Science Fiction & Fantasy

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Fiction

The Final Blow

Like the Isle of Lenas upon which it sat, the town of Lodorest had been dying for decades.

The final blow, however, came all at once.

Outside of his father’s home, Manil shivered in the night air. He heard shouts and cries and screams, the roar of burning houses. Other sounds, too, drifting up the dirt streets, coming from the shadows as if the darkness itself was a monster feasting on the town: laughter; barking commands; angry bellows from deep-voiced men.

Manil stood with his mother and his uncle. Manil barely came up to Uncle Janeed’s hip. Small for his age—one of the smallest boys in town—Manil hated to show weakness, but the terror of the night had him clinging to his uncle’s leg.

Uncle held Mother tightly by her upper arm. In his other hand, he held his blue crystal sword. The translucent blade seemed to wiggle as it caught the light of the flickering flames.

Fire spread from house to house, making thatch roofs sizzle and spark. Flames jumped from roofs to trees, from trees to roofs. Mother wanted to hide in the church, just down the road, but Uncle wouldn’t let her go.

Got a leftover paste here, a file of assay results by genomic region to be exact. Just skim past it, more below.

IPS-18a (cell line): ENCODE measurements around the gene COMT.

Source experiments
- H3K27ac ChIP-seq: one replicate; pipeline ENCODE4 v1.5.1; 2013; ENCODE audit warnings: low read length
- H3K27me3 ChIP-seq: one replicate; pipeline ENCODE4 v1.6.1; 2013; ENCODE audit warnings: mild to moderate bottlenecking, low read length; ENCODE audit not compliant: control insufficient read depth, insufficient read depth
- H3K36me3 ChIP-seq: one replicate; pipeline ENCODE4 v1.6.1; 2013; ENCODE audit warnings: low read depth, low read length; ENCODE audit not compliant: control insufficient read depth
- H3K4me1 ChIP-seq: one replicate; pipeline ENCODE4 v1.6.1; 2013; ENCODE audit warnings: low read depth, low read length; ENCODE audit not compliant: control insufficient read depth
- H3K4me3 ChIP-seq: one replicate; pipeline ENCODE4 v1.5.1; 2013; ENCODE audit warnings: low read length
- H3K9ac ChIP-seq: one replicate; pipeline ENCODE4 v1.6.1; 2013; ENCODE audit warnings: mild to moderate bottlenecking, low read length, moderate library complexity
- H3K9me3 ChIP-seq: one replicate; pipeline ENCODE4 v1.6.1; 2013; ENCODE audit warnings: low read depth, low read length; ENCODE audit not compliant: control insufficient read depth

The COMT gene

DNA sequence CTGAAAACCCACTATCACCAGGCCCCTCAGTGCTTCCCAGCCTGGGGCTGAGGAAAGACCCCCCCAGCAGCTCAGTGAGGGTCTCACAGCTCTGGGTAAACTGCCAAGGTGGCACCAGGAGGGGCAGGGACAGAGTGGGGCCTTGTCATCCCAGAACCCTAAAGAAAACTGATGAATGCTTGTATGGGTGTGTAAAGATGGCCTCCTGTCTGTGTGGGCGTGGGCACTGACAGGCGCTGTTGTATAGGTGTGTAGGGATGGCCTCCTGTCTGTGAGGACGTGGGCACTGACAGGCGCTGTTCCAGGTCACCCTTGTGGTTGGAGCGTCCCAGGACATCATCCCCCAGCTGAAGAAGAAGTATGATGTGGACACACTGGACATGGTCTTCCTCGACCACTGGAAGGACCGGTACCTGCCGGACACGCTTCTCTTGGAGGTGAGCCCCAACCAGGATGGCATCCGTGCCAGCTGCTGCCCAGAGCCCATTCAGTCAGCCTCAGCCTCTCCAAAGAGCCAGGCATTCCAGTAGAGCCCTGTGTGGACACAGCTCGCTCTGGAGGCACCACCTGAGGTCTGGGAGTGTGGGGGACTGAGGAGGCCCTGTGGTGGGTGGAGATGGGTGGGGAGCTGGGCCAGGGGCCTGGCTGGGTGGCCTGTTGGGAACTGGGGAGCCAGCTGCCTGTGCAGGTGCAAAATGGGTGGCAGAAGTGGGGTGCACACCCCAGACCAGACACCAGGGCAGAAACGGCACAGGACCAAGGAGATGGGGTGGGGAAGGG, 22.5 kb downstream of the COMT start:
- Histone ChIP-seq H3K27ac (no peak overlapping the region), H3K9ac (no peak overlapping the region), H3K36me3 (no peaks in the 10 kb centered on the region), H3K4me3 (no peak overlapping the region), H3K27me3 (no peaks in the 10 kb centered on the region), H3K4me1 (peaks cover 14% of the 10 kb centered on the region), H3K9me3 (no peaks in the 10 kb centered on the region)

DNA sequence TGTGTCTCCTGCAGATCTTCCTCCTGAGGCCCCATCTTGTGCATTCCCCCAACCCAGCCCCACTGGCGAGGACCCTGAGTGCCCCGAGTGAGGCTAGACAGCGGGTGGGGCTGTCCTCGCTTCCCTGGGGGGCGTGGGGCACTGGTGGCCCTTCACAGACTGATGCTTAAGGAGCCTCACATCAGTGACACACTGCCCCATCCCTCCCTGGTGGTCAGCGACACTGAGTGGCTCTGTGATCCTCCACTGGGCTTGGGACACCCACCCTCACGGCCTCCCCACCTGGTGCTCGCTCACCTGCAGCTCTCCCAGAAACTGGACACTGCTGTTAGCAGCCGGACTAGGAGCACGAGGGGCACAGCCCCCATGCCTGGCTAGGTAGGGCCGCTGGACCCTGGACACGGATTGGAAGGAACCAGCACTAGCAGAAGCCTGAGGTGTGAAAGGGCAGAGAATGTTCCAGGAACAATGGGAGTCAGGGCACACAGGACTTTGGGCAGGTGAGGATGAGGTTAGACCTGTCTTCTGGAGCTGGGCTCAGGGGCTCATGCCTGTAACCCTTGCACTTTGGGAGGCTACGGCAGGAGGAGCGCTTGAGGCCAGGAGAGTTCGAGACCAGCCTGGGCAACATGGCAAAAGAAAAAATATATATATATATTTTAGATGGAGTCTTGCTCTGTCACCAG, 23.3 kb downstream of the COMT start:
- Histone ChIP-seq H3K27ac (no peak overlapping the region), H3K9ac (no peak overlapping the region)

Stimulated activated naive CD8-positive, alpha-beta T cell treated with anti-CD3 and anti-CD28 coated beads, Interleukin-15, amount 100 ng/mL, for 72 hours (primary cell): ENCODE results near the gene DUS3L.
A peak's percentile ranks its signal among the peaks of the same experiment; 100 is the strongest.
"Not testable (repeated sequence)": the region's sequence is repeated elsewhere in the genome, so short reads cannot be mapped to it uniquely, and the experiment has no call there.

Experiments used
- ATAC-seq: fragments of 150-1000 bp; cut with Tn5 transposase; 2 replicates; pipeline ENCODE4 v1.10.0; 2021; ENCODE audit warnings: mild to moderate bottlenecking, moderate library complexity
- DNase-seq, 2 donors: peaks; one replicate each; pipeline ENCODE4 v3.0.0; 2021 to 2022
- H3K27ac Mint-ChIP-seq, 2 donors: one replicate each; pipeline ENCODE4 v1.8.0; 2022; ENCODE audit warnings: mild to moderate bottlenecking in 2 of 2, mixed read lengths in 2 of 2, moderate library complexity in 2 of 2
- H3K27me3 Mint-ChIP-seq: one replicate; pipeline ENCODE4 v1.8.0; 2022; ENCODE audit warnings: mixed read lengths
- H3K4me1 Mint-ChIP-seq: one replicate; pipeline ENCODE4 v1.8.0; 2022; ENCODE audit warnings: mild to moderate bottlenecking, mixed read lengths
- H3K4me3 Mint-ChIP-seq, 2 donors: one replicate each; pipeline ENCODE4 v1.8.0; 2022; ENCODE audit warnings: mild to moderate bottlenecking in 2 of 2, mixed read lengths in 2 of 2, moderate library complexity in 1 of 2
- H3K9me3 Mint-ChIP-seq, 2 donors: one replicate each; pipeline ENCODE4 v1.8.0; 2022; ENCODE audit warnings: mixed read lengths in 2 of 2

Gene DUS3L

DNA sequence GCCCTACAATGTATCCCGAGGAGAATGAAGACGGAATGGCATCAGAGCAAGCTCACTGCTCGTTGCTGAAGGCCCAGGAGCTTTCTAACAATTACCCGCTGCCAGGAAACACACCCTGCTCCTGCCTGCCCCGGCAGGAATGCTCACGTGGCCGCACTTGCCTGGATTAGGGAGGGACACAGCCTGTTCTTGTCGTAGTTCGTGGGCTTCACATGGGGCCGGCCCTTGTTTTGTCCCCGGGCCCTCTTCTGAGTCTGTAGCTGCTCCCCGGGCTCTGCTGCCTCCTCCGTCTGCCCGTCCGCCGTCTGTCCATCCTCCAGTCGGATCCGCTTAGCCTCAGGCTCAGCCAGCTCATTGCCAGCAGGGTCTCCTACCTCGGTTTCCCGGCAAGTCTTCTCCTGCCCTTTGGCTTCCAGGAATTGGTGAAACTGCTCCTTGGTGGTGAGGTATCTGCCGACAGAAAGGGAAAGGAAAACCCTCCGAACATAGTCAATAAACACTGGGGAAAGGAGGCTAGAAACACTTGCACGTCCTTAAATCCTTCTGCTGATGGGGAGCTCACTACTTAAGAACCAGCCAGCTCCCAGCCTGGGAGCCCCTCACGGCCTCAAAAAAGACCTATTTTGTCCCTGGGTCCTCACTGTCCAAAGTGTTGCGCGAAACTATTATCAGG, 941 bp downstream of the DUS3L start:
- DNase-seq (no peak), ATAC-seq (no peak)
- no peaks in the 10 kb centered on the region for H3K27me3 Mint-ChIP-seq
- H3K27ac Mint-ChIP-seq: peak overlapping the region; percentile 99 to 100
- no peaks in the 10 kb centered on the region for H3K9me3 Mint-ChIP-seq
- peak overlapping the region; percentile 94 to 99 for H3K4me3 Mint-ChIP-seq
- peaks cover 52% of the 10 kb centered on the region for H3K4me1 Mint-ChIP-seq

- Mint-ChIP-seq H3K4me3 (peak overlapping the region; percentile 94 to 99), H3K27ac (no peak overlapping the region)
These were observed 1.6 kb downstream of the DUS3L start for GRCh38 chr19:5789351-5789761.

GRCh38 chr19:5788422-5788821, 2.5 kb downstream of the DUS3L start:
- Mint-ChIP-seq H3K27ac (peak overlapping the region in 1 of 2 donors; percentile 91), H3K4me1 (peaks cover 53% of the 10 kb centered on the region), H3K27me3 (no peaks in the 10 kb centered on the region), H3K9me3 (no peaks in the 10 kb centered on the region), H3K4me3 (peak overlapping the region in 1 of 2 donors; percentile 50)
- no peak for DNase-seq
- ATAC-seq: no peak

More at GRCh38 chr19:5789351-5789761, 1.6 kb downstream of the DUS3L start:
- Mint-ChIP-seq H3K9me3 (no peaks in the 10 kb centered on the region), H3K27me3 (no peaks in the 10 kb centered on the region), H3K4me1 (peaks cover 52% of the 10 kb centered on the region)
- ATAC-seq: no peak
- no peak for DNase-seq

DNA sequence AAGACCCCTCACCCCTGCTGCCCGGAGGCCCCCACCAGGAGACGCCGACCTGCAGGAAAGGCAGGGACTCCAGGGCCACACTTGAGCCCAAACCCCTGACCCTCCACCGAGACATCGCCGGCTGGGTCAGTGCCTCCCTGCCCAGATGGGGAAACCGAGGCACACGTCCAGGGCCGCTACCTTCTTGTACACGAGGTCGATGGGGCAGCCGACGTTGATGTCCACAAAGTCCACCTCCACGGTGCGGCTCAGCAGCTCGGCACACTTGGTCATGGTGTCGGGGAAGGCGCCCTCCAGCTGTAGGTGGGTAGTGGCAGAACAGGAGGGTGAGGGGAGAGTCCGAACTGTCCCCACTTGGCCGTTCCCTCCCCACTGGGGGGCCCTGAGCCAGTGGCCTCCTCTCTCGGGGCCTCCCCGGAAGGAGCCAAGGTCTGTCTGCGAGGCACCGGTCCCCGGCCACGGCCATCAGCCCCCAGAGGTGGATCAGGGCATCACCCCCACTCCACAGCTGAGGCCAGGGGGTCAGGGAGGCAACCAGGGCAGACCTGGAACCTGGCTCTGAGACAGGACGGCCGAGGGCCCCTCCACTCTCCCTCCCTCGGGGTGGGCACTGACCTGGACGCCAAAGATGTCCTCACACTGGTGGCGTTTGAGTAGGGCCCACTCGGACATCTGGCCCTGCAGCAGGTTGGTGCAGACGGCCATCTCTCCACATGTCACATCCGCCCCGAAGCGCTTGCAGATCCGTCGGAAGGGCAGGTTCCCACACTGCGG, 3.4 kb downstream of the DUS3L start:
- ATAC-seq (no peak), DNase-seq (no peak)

An animal screech pierced the night. Manil caught glimpses of monsters above, huge things moving fast, visible only when they flew over the light of a burning house or flaming tree.

“We need to run,” Mother said, leaning away from Uncle Janeed, who stood firm, not letting her go. “We need to find Mixos and run.”

Mixos, Manil’s father.

“Nowhere to run,” Uncle said. “Those are warhawks above us, which means the raiders are Sectels. Sectels surround a village, then set fires and wait in the darkness for people to run out. Easier to kill or capture them a few at a time that way.”